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'I Wish I Hadn't Done That': Elizabeth Holmes Testifies About Fake Pfizer Validation

SAN JOSE (KPIX) -- For a third day, former Theranos CEO Elizabeth Holmes returned to the witness stand to testify in her own defense.

Holmes testified that she did not tell her business partners and investors that Theranos was making a major shift in company strategy -- switching to commercial blood analyzers -- to protect company trade secrets.

"If you look at the past press she's gotten, whenever she's asked tough questions, she'll use that, say we can't talk about the technology it's a trade secret, said Michele Hagan, a former prosecutor and legal analyst who is following the trial.

It was the most grueling day yet for Elizabeth Holmes with nearly 7 hours on the witness stand. Guided by her own attorney asking friendly questions, she addressed one of the prosecution's strongest pieces of evidence: Holmes said she was the one who put a Pfizer company logo on some validation documents sent to Walgreens, even though Pfizer never validated Theranos.

Holmes said she did it because the two companies had worked on a previous project but said "I wish I hadn't done that."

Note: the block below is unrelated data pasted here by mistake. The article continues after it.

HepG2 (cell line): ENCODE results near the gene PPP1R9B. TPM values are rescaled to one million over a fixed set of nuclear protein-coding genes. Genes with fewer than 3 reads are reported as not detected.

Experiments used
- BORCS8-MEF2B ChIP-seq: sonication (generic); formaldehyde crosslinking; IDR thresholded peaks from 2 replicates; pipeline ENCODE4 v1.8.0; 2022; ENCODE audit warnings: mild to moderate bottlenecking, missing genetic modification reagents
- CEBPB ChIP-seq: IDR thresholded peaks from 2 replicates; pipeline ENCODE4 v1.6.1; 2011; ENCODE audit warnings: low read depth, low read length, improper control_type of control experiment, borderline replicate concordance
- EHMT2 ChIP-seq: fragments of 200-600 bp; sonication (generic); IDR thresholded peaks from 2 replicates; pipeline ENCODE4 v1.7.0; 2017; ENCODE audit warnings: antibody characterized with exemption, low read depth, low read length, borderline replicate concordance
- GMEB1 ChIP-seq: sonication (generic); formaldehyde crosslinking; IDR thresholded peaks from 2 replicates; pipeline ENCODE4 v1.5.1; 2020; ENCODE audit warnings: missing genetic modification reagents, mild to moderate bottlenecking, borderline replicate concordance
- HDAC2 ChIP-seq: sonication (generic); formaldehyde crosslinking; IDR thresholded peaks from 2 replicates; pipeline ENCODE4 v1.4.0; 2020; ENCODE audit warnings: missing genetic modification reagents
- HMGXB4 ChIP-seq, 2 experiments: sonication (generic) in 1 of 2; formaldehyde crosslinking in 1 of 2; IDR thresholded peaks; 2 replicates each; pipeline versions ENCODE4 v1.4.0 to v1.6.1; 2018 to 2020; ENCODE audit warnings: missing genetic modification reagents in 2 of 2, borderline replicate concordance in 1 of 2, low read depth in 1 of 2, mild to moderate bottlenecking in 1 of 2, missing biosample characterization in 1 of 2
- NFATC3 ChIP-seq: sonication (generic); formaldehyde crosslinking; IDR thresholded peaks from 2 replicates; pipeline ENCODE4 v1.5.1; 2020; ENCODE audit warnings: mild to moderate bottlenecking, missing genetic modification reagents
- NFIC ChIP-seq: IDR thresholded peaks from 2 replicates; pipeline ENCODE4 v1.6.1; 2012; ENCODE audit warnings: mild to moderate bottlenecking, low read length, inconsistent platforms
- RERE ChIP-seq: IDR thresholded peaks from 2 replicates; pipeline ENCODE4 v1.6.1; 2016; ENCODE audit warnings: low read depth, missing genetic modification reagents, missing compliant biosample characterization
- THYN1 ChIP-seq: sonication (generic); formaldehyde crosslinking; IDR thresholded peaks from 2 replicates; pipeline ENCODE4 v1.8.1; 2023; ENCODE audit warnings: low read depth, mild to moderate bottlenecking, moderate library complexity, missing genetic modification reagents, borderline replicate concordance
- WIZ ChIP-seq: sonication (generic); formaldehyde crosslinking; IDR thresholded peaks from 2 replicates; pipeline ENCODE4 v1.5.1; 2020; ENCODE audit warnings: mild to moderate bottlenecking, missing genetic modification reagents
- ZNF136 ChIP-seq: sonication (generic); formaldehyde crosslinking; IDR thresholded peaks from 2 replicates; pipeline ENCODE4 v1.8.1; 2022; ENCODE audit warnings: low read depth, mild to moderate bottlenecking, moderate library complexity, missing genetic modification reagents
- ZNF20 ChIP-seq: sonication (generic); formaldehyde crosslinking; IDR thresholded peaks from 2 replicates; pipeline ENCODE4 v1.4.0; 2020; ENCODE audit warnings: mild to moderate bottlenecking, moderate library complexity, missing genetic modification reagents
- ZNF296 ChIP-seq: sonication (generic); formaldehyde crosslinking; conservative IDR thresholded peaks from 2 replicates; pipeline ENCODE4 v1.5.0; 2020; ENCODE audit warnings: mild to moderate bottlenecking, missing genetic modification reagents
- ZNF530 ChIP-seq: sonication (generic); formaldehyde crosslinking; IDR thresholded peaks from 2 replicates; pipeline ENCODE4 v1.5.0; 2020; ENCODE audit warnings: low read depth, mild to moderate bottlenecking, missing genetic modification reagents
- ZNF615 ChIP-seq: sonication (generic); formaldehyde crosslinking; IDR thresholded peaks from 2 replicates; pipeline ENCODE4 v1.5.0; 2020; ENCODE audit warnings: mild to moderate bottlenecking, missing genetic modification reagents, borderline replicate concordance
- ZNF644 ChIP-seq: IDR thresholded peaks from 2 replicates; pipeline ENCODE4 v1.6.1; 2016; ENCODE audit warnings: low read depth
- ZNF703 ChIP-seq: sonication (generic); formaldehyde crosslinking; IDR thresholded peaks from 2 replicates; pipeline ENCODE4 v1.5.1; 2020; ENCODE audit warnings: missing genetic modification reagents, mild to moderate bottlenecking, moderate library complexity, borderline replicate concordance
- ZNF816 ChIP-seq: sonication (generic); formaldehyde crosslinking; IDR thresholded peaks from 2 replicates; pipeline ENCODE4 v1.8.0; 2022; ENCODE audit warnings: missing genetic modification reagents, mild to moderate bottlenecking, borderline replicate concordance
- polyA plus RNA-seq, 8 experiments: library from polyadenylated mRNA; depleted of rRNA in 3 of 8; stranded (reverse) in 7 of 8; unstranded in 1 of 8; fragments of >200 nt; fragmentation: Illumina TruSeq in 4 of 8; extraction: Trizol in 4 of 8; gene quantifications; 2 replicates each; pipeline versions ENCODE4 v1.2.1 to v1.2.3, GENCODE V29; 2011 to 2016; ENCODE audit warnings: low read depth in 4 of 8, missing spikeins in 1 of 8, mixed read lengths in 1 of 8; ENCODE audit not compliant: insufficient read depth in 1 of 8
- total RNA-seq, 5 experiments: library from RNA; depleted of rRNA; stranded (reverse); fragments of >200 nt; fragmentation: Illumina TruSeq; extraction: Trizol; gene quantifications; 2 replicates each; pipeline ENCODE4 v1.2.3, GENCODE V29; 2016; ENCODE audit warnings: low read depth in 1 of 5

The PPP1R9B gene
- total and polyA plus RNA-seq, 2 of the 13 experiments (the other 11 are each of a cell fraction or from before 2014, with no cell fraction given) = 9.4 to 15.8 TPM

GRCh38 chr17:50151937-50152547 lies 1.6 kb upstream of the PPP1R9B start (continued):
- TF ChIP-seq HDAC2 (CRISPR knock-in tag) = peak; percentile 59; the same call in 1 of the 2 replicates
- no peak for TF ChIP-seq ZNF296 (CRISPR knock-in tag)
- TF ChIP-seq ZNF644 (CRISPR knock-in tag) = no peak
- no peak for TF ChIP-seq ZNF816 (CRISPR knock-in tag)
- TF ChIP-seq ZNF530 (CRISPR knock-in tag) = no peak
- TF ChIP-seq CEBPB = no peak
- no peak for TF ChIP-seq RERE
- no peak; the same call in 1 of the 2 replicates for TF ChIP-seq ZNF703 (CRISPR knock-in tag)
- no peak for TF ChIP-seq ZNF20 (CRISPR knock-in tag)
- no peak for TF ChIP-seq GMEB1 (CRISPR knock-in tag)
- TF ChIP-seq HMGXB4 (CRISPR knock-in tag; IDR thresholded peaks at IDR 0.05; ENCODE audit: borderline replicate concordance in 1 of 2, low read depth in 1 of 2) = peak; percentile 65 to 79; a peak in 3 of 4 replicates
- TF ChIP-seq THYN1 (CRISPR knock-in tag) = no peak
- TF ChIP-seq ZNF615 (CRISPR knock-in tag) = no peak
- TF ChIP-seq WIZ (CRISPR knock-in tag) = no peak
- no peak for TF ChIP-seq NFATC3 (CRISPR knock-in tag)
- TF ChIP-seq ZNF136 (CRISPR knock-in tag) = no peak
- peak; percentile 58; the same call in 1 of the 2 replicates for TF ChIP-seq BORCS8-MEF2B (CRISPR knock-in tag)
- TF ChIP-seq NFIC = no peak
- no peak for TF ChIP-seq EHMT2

"It could be something that's damaging, so it's always good to get it out of your witness, to explain why that happened. For her to say she wished she'd done it different, maybe that will weigh with the jury. But the prosecution has already said, that it indicates deception," Hagan said.

Holmes explained that Theranos stopped using its own small blood analyzing equipment shortly after the Walgreens launch. She said too many patient samples were coming in all at once for her finger stick machines to be practical. So Theranos switched to using big commercial analyzers which were modified to take small samples from patient's veins, which was a new process.

Holmes said she never told Walgreens or her investors about that change to protect a Theranos invention, even though she did tell FDA regulators.

Holmes also said she did not personally read or approve every word on her company website or marketing materials, but said she never approved any messaging that wasn't true.

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